The Leader of Alderney is the civil leader of Alderney. Alderney is a dependency of the Bailiwick of Guernsey. Its leader has traditionally been appointed by the British Crown and has been known by various titles including Lord of Alderney, Governor of Alderney, and the current President of the States of Alderney. The President the States of Alderney is directly elected every four years and there is no constitutional limit to the number of terms served. The current president, Stuart Trought, has held the post since 2011.
Leader of Alderney Wikipedia
The Leader of Alderney is the highest civil figure in Alderney. The President as leader currently is elected by all of Alderney for a four-year term. The President is also the chairman of the States of Alderney and entitled to vote; however, this is usually only done in the event of a tied vote, where he has the deciding vote.
Alderney was initially part of the Duchy of Normandy from 933 AD. In 1042, possession of Alderney passed to Mont Saint Michel Abbey and from there, passed to the Bishop of Coutances. In 1182, the first individual leader of Alderney was William L'Ingenieur who was ennobled as Lord of Alderney. During L'Ingenieur's time as Lord of Alderney, possession was granted to him as a fief. As a result of this, Alderney was invaded and occupied by the French twice in 1204 and 1205 before being reclaimed by England each time. Under his successor as Lord of Alderney, Peter L'Ingenieur, ownership of Alderney was divided between the King of England (as the Duke of Normandy) and the Bishop of Coutances. In 1228, the title of the Lord of Alderney became extinct as Peter L'Ingenieur had no lawfully begotten male heirs. During this time France invaded Alderney again before being expelled by English forces, with King Henry III of England stripping the Bishop of the rights to Alderney and taking sole ownership as a result of the French actions. Under the Treaty of Brétigny in 1260, the Bishop's rights in Alderney were restored.
In 1559, George Chamberlain was appointed as the Lieutenant-Governor of Alderney and later bought the title and lease of Alderney from the Crown. In 1586 Queen Elizabeth I of England ordered the Bishop of Coutances surrender the rights to Alderney to the Bishop of Winchester, which was done shortly after the leadership of Alderney had passed to Robert Devereux, 2nd Earl of Essex despite the Earl of Essex never visiting Alderney. During the English Civil War and the Commonwealth of England, leadership of Alderney changed hands several times between the Royalists and Parliamentarians with Nicholas Ling being appointed as the Lieutenant-Governor of Alderney by Oliver Cromwell. In 1660, during the Restoration of the Monarchy, Edward de Carteret was granted the title of Governor of Alderney by King Charles II of England as a reward for loyalty to the Crown and became the leader of Alderney as a result, with Ling remaining as Lieutenant-Governor. Alderney was also separated from Guernsey as a result of the creation of the governorship. The governorship went into abeyance after the death of his son, Edward de Carteret before being sold to Sir Edmund Andros by de Carteret's widow. Andros then was granted the governorship on a 99-year lease from the Crown in exchange for an annual 13 shillings payment of rent to the Crown. The Governor of Alderney became a hereditary position and later passed to the Le Mesurier family through marriage with the Andros family. The lease was later extended by King George III of Great Britain. In 1825 the governor, John Le Mesurier III resigned the grant of the island and returned it to the Crown in exchange for an annual pension of £700. (approximately £51,300) This agreement eventually expired in 1862.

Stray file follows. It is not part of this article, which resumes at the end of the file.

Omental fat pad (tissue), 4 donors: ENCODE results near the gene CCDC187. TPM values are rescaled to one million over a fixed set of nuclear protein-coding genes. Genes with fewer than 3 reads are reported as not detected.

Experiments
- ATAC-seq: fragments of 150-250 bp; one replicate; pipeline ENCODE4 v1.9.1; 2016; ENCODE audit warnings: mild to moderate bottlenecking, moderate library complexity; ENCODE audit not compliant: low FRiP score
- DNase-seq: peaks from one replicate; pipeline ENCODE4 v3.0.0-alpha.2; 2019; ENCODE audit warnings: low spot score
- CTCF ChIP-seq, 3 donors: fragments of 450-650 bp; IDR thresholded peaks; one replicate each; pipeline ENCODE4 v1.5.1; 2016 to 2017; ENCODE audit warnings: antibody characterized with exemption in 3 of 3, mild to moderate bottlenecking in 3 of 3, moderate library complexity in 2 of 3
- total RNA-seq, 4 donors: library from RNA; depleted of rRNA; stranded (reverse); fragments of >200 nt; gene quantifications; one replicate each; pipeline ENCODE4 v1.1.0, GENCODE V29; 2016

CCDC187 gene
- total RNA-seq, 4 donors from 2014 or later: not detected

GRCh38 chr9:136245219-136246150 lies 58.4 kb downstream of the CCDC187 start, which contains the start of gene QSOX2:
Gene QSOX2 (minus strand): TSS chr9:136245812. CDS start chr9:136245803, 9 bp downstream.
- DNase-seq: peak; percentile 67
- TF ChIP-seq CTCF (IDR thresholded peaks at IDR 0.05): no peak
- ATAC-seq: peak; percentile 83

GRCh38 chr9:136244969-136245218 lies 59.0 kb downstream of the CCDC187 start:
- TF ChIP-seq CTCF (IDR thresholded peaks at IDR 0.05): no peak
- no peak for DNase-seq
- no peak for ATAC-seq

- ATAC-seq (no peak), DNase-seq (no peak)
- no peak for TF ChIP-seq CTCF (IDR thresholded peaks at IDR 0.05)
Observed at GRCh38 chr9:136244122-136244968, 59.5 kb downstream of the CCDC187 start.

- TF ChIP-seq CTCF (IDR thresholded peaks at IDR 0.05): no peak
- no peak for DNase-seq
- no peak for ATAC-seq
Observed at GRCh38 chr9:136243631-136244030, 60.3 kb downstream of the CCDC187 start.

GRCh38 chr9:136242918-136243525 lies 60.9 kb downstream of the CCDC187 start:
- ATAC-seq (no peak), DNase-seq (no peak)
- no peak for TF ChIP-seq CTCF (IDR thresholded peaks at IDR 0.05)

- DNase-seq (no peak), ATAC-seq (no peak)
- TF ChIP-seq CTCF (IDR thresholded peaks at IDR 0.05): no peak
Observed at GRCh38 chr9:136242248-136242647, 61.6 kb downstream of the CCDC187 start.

After the office of Governor of Alderney was abolished, the Judge of Alderney assumed the role of leader of Alderney as the highest ranking appointed representative of the Crown on the island. The Judge of Alderney was the leader of Alderney as well as the head of Alderney's judiciary. This lasted up until the Second World War when Alderney and the rest of the Channel Islands were occupied by Nazi Germany and the leadership of Alderney was assumed by German officials. Most of Alderney's population had been evacuated and the Nazis used Alderney as a base to build the Atlantic Wall and the Alderney camps. Thus during the war, the concentration camp commandants and administrators took over as leaders of Alderney.
When the Channel Islands were liberated, the Judge of Alderney regained leadership of Alderney. However, by 1947 less than 50% of Alderney's population had returned to the island. This led to the Parliament of the United Kingdom discussing what to do with Alderney as land ownership markers and official papers had been destroyed in the war and Alderney's economy was stagnating as a result of more than half of the islanders not returning. The United Kingdom's Home Secretary, Chuter Ede recommended "Guernseyfication" of Alderney. In 1948 His Majesty's Privy Council decided that Alderney would become a part of the Bailiwick of Guernsey again. Later in the year, both the States of Alderney and the States of Guernsey voted through the Alderney (Application of Legislation) Law which gave powers to the States of Guernsey in respect of certatin "transferred services" in 1949. The law also provided for a democratically elected President of the States of Alderney to be the Leader of Alderney as the Judge of Alderney had been superseded as the representative of the Crown on Alderney by the Lieutenant Governor of Guernsey.Clarke, Louisa L. (1851). The Island of Alderney; Its Early History, Antiquities, Present State, Scenery, Customs, and Trade. Longman, Brown, Green, & Longmans. Retrieved 16 August 2014.
Sanders, Paul (2005). The British Channel Islands Under German Occupation 1940 – 1945. Jersey Heritage Trust. p. 192. ISBN 0-9538858-3-6. Retrieved 16 August 2014.